PIC Commission of Inquiry Chairperson Justice Lex Mpati with his assistants Gill Marcus and Emmanuel Lediga during the PIC commission of Inquiry at Semi Marks Square. Picture: Oupa Mokoena/African News Agency (ANA)
PIC Commission of Inquiry Chairperson Justice Lex Mpati with his assistants Gill Marcus and Emmanuel Lediga during the PIC commission of Inquiry at Semi Marks Square. Picture: Oupa Mokoena/African News Agency (ANA)

The real story behind the PIC report

By Adri Senekal De Wet Time of article published Mar 23, 2020

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CAPE TOWN - It has been a little more than a week since the report into impropriety at the Public Investment Corporation (PIC) was released. 

In that time, the 995-page PIC Commission of Inquiry report has been pored over by analysts, reporters, regulators, and the public – for a number and variety of reasons. 

For some, the report is a vindication of their position and for others, it spells a period to come that will include further investigation with potential criminal proceedings. For others, the report has been disappointing. 

The most important outcome though, is that commissions of inquiry – of which there are several in South Africa – are mostly thorough and detailed and led by an independent judiciary who, when allowed to apply its mind, protect our fragile democracy. 

To understand why a small selection of personages in SA may well find the outcome of the report hard to swallow when it comes to Sekunjalo and the companies in which Sekunjalo and its chairperson, Dr Iqbal Survé, have invested in, it is important to grasp the background that set the scene for this commission of inquiry. In 2017, a concerted campaign by Gupta-aligned individuals was launched with the aim of removing Dr Dan Matjila as CEO of the PIC. The desired outcome was to replace Matjila with a CEO who would be more in line with, and favourable to, supporting transactions that would benefit the Gupta family. This was extensively covered in the media during 2017.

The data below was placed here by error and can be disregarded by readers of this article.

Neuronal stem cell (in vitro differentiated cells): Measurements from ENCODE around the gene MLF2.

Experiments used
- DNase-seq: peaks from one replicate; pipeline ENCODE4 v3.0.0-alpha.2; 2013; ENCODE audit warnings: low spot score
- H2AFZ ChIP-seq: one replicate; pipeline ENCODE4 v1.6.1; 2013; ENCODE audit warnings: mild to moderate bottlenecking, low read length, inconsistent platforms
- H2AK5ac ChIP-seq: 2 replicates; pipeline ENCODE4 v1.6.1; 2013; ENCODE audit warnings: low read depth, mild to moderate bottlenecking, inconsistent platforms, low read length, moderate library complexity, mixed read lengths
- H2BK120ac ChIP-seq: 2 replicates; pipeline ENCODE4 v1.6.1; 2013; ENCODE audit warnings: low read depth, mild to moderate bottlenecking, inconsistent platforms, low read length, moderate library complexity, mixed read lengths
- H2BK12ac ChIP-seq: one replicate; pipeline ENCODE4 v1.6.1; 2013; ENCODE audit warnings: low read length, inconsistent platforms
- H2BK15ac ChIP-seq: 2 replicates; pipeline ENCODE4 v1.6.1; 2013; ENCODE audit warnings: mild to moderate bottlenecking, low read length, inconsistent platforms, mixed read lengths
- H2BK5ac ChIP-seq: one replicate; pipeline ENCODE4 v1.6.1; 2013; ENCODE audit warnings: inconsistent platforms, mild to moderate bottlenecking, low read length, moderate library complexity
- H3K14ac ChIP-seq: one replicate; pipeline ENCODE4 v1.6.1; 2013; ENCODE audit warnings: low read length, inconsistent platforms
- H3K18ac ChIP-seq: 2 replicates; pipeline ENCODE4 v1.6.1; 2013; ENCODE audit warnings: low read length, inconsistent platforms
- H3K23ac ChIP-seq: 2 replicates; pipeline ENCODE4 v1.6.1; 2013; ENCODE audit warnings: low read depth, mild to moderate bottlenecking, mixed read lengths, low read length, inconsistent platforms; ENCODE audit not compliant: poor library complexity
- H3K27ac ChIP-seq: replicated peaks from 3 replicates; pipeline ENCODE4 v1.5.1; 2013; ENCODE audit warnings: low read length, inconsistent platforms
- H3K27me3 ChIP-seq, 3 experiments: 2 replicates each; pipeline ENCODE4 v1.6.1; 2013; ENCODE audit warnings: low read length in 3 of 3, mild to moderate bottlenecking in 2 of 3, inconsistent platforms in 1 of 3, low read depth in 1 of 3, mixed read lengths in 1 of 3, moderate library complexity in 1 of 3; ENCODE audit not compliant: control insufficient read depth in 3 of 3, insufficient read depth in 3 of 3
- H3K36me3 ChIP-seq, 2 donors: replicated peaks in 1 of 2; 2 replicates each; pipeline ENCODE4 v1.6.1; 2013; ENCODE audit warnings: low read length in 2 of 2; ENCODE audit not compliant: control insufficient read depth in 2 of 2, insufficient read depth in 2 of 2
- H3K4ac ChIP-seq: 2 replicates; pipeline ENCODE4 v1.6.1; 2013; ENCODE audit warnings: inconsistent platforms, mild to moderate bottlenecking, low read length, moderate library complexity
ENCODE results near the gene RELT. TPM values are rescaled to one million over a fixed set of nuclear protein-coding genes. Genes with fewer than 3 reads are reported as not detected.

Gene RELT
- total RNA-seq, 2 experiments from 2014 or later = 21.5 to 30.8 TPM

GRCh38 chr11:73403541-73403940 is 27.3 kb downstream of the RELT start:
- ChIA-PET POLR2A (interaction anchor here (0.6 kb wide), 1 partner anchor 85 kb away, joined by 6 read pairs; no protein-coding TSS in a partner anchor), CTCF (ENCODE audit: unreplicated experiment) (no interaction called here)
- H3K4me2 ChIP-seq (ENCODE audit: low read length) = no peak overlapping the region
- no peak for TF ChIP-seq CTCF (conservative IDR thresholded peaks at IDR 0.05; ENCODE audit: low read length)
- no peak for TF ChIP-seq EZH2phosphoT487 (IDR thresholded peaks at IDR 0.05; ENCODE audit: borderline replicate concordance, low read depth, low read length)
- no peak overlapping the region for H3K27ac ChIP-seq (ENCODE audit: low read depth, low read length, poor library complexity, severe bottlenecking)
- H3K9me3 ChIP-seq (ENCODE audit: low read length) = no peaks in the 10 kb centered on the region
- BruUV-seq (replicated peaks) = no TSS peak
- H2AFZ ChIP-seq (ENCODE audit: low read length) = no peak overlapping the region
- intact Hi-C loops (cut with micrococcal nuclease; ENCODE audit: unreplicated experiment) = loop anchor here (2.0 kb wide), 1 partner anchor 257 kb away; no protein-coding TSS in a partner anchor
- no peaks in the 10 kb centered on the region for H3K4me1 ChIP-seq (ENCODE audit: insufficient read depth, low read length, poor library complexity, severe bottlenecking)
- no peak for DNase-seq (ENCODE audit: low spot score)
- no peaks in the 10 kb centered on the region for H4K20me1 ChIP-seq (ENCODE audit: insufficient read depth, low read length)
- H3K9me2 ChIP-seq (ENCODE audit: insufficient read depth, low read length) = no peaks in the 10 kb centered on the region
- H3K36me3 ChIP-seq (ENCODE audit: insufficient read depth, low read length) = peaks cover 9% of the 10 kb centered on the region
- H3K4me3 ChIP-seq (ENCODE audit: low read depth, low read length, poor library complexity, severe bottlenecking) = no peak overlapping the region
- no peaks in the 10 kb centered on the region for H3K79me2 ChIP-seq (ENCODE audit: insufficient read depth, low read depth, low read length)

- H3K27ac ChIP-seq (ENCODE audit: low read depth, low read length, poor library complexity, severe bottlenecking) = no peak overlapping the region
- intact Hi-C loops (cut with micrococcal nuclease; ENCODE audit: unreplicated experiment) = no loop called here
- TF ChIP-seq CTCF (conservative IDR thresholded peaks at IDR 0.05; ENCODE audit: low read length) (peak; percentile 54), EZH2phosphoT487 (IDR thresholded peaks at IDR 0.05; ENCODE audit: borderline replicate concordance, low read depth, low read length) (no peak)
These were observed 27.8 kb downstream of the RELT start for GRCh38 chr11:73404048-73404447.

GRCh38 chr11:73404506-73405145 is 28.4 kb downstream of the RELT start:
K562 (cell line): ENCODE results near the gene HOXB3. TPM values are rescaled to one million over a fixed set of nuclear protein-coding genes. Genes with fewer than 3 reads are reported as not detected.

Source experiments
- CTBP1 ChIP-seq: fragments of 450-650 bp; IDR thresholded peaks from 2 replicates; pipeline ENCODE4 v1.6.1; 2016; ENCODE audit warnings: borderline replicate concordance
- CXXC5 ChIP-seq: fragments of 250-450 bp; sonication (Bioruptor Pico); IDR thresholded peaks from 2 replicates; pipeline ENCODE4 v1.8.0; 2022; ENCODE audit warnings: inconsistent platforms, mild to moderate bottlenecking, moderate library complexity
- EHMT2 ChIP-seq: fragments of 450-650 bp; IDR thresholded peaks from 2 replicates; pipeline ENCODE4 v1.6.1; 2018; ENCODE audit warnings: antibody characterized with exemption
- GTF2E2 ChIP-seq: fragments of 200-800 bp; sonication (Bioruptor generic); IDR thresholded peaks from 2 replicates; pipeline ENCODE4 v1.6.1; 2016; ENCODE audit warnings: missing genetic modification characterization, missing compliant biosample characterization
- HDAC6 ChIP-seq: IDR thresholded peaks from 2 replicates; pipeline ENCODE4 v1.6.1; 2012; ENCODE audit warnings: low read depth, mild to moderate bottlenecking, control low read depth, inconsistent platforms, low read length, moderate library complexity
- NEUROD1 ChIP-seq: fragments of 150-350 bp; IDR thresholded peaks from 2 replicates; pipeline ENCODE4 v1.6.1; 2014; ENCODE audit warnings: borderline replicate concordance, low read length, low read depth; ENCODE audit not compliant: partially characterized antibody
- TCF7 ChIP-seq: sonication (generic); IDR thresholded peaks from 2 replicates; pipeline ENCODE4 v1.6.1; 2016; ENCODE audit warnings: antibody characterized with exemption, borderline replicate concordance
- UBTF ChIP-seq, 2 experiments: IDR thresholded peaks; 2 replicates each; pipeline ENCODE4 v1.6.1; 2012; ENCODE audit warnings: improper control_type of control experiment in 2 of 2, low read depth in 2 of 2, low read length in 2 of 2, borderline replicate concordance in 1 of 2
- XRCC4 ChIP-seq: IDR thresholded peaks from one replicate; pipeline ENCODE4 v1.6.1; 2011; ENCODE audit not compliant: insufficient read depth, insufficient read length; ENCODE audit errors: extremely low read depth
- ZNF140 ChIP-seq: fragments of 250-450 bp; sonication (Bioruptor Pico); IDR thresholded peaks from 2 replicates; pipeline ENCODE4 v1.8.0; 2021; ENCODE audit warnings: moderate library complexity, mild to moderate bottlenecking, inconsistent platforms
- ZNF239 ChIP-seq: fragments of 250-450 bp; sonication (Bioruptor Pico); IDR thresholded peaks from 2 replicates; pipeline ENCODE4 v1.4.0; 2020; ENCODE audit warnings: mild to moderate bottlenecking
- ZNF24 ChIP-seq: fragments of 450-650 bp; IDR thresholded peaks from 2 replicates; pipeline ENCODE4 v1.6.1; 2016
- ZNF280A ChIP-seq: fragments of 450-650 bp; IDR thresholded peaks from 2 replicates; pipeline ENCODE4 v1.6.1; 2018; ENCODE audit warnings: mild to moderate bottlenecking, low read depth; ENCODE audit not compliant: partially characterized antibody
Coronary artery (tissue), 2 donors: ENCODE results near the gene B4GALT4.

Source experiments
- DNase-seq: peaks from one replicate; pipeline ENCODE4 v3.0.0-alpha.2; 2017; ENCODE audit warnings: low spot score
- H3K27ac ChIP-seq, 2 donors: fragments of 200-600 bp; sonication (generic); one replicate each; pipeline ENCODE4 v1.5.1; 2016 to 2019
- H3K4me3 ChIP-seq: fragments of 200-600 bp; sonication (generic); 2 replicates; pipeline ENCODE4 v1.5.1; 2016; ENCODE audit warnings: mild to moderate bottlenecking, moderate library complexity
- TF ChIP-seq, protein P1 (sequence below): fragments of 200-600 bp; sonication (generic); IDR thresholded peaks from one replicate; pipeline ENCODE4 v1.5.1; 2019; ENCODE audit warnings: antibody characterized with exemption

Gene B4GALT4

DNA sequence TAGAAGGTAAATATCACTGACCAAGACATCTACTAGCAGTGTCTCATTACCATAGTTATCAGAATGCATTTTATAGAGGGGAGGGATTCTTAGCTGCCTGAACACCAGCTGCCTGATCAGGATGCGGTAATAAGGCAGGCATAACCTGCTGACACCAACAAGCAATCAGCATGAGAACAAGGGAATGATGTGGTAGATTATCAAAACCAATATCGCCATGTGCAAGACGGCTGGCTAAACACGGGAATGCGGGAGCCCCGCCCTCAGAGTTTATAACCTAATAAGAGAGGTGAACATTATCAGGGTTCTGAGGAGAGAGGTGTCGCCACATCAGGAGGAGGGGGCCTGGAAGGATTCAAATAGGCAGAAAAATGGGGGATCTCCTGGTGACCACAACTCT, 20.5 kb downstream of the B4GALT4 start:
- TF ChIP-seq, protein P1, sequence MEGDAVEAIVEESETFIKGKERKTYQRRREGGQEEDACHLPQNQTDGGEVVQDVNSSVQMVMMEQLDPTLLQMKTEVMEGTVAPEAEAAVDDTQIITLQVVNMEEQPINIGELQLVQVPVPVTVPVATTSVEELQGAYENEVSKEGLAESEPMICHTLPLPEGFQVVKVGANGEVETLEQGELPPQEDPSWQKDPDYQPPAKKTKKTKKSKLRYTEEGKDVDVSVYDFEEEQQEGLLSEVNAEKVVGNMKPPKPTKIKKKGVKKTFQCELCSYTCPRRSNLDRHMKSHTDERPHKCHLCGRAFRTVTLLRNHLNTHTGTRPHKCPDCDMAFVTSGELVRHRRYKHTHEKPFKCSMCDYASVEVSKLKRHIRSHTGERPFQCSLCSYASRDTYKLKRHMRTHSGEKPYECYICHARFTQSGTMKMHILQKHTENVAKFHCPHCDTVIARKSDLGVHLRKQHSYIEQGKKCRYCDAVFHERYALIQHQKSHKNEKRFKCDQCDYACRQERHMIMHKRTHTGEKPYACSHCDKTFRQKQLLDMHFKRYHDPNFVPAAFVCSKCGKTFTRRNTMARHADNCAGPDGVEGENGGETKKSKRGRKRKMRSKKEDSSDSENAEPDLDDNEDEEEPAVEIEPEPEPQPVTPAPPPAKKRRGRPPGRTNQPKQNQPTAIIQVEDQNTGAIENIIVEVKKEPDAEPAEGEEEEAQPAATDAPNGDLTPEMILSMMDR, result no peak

Part of this campaign was the allegation that Matjila had funded an alleged girlfriend – Pretty Louw. Blatant lies, as proven by the independent forensic investigation led by advocate Geoff Budlender, who conclusively established that there were no romantic links between Matjila and Louw and that Louw also could not have influenced Matjila’s decision to invest PIC money. Strangely, this report was only made public in March last year during the PIC Commission of Inquiry. As a reminder, it was Matjila who stood firm against a takeover of the PIC by the Guptas and their allies, when the PIC board was changed. This change brought about an ironic confluence of interest between the Gupta-aligned faction and the new dawn faction, headed by former deputy minister of finance Mondli Gungubele, who was the chairperson of the PIC board. Gungubele tried to involve himself in PIC transactions, which resulted in his subsequent removal by the now Minister of Finance, Tito Mboweni.

During this time, Matjila, who was justifiably angered by the PIC officials who had conspired with Gupta-aligned people to remove him, then proceeded to take action against those employees. Bantu Holomisa, leader of the United Democratic Movement, was alerted and he then wrote a letter to the president calling for a commission of inquiry. While all of this was taking place, another battle was raging – the battle for media freedom and diversity of opinion and the desire for ownership of the country’s broadest and most influential titles that are controlled by Independent Media (IM). IM is a critical tool in the safeguarding of South Africa’s democracy and inclusion of all its peoples. 

It is a coveted asset, especially for those looking to control communications. IM remains non-aligned and objective in its reporting of all matters, especially those concerning SA. 

For example, despite claims to the contrary, it was IM who first took a principled stance in reporting on the Guptas, but it also did not hesitate to report on the new dawn political leadership. 

This approach does not toe the party line and can be a thorn in the side of those whose intentions are not aligned with the country’s best interests. The PIC commission report has made it very clear that there were no adverse findings against Sekunjalo, its companies, or Sekunjalo’s chairman, Dr Survé. This has not, however, stopped the same media critics from continuing their story spinning. 

De Wet Senekal is the executive editor of Business Report. 


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